I have been coaching, effectively, for my entire life. Even as a child, I played while preparing myself to be a coach. While it is what I have the most passion for, I do other things. However, no matter what I am doing, I see basketball in it. I often draw analogies from other things that I do to basketball. I want to share my latest experience.
After a 2 year injury hiatus, I returned to playing golf, for recreation. At one time I had gotten down to a 6 handicap but now I felt I had to start all over again. That meant buckets of balls on the driving range before I hit the course.
Three or four times a week, I would go to the practice range and hit balls and re-acclimate myself to my clubs. Every day, I would see others on the range banging and banging balls and complaining about how their games where not getting any better. Every day, they would be back trying to hit the ball as far as possible and being discouraged with their last round.
“Basketball!” I thought. How so? To understand, I have to ask you to indulge me for a few minutes while, if you are unfamiliar with golf, I explain how the game is constructed.
The object of golf, for those who keep score and don’t play competitively (where the objective is to get a lower score than your opponent), is to beat “Par.” Par is the number of shots that the golf course designer and operator program into each hole. When you add the Par of all the holes together you get the course objective (hence the phrase, “Par for the course”). With a very rare exception for a Par 6, most courses are made up of par 3s, par 4s, and par 5s.
While playing, there are 3 types of shots: tee shots, approach shots, and putts. When the holes are designed, they use the number of each shot you should make (based on layout and distance) to get the ball in the hole. In the design, every hole has a tee shot and every hole has 2 putts. What determines par is the number of approach shots you should make. A “Par 3” has a tee shot, no approach shots and 2 putts. A “Par 4” has a tee shot, 1 approach shots and 2 putts. A “Par 5” has 1 tee shot, 2 approach shots and 2 putts.
Just bear with me a little longer.
Putts are always made with a putter. Approach shots and tee shots can be made with any club. If you want to get better at golf, why is this important to know? Because in an ideal round, 50% of your shots are made with the putter. The other 50% can be made with any of the other 13 clubs you are legally allowed to carry in your bag. There are 18 tee shots on an 18 hole course. On a Par 72 golf course (which a majority of golf courses are), probably 8 – 10 tee shots are made with the “Driver” club. That’s about 14% of your shots are made with a Driver.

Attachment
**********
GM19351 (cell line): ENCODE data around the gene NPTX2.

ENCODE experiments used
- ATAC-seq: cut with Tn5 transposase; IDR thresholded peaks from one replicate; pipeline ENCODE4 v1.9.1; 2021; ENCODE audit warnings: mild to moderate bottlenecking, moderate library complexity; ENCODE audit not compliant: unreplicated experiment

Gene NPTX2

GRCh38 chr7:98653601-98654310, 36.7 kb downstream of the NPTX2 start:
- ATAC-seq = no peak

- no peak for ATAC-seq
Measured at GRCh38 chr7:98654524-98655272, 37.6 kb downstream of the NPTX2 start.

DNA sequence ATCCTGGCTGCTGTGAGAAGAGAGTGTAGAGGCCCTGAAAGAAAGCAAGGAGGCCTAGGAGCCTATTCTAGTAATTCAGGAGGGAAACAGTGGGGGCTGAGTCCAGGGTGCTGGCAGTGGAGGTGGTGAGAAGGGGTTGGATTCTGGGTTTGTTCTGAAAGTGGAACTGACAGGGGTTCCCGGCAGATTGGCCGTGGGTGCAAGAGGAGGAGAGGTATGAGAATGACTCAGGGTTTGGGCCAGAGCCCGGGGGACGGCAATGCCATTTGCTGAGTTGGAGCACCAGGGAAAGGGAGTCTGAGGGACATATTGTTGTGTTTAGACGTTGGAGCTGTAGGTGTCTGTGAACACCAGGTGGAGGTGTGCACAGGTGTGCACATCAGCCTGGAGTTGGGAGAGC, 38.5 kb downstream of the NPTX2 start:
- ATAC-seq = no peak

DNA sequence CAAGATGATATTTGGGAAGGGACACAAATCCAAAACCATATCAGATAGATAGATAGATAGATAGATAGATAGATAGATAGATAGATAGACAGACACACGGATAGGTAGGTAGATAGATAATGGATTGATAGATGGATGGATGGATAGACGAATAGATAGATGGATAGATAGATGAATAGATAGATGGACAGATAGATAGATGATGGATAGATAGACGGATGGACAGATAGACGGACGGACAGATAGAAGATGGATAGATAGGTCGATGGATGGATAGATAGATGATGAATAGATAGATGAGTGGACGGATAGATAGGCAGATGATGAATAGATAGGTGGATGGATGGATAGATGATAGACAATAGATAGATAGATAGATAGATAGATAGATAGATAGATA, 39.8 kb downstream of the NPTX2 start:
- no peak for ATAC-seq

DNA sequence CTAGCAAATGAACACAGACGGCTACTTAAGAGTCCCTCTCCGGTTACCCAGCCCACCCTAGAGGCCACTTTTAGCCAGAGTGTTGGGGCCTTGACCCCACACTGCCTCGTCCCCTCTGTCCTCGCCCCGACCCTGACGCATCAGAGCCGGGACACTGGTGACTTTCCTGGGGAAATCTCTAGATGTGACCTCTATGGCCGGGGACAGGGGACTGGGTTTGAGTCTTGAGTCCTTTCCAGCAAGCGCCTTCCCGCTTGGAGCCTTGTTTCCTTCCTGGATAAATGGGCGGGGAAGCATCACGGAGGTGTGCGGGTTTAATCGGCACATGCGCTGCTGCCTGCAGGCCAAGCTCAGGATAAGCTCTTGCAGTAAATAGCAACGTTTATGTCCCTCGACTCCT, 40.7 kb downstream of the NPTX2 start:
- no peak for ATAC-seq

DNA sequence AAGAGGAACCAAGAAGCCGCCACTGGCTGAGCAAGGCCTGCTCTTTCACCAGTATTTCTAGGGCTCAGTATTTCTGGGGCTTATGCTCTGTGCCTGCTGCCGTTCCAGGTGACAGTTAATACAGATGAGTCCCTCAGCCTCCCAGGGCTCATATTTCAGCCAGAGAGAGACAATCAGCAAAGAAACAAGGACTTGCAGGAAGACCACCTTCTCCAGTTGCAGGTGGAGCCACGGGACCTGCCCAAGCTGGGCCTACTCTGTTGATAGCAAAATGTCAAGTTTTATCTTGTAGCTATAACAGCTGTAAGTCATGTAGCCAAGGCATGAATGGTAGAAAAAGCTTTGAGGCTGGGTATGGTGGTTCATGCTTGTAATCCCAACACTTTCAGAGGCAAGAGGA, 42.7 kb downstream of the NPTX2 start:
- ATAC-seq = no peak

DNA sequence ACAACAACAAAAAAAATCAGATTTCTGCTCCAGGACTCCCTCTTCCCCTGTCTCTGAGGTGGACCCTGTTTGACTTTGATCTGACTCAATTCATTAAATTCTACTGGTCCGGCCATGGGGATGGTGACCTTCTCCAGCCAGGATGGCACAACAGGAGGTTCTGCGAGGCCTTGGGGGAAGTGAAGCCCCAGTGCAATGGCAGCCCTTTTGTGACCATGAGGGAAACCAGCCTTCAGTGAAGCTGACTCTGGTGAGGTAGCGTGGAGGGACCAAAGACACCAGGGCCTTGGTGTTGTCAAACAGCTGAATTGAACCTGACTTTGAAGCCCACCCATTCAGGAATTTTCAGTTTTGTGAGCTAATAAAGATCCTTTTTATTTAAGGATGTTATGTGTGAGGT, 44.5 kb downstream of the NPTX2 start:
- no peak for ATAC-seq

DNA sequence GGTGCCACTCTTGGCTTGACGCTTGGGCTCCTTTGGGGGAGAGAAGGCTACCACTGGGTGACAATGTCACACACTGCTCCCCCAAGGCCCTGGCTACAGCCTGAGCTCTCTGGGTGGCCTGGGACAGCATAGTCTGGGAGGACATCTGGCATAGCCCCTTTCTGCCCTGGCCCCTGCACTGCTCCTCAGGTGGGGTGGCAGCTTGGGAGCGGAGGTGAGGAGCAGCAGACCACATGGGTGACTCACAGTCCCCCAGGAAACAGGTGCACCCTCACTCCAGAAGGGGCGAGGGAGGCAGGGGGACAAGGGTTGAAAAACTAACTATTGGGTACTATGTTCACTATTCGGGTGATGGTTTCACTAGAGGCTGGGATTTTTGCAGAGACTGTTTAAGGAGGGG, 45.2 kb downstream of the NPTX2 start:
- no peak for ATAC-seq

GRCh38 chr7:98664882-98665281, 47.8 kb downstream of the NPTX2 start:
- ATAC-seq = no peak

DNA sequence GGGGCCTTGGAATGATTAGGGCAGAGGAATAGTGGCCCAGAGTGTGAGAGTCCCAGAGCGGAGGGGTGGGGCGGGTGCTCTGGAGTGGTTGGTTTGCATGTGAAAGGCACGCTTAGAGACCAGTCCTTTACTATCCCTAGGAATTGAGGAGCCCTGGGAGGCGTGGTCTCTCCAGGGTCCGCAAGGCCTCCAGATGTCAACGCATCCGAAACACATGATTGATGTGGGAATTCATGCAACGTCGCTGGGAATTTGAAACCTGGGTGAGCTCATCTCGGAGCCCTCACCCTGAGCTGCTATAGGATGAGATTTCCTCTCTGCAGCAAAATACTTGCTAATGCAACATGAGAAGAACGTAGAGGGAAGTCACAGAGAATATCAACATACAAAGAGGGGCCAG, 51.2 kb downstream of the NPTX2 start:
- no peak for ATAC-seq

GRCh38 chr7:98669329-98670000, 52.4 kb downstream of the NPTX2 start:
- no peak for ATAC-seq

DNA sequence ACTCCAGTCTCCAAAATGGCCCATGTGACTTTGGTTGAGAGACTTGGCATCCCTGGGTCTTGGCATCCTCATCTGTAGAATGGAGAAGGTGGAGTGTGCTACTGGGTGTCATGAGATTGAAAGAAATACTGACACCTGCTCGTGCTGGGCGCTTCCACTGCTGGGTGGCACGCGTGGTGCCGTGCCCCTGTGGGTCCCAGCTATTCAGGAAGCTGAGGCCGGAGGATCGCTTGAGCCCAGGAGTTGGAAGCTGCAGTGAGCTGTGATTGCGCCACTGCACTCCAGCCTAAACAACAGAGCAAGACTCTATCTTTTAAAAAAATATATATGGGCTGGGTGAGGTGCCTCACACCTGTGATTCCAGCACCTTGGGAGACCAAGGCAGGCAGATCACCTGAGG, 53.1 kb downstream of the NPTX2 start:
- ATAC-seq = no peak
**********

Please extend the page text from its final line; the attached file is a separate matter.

Here is the payoff. I go to the range, watch people spend 90% of their time practicing with their driver. They keep banging and banging and banging a club they will use 14% of the time and complaining about how they are not getting any better. It seems to me that if you want your score to come down, you should spend the majority of your time practicing your putts, the shot you will use at least 50% of the time. Since the designers built in 2 putts per hole, any hole where you take less than 2 putts, your score will come down. If you get better at putting, your golf score will improve. That is what the pros do.
Thanks for bearing with me. Here is the analogy.
Whenever I walk in to the gym, all I see are kids throwing up 3-point shots. I watch practices and teams are practicing getting 3-point shots. Over and over again I see this. When I work out with players (especially young ones), all they want to do is throw up 3s. They will change their form, their rhythm, their footwork, so they won’t go over the line. In a workout, a make, a miss, a 3, a 2, a lay-up, all count for the same amount of points – 0. We don’t keep score in a workout; we just want to get better.
I go watch young players work out on their own. Like the bangers on the golf driving range, they keep throwing 3 after 3 after 3 (especially younger kids, which is especially damaging to their development). Then, they come to me (or their coach does) and they want me to help. They don’t understand why their shooting is so poor.
Looking at their numbers, I have seen kids practice 3s for hour after hour, only to have them take one or two 3s per game (or less). But, they say, they are even missing short and mid-range shots.
It seems to me, like in golf, if you want to get better, you should practice most the shots you take the most.
I have worked with some of the best 3-point shooters in the game, some of the highest percentage 3-point shooters in the history of the NBA. A huge percentage of our workout time is spent on shots inside the 3-point line. In a 500 shot workout, we may shoot 50 3s. Most of those are reps at the end of the workout, after we have gotten other things done.
Even the best 3-point shooters in history, Reggie Miller, Ray Allen, Dale Ellis, who were not only great shooter but high volume 3-point shooters as well, only take about 30% of their shots from beyond the arc for their careers. The 3-point shot might be the loudest part of their games, but they became great players by doing the other things well.
The sayings go, “Practice makes Perfect.” Then came along “Perfect practice makes perfect.” I don’t believe anything makes perfect. Thomas Edison once said, “If you try to make everything perfect, you’ll never get anything done.”
I think if you want to get better, practice the things that you actually do. Set aside some time to work on things that expand your game, but spend most of your time getting better at the things that you do most.
To view coaching products from Don Kelbick, including The Attack & Counter Skill Development System – DVDs & eBook, go to Don Kelbick Products.
Don also conducts Attack and Counter Skill Development Camps throughout the country.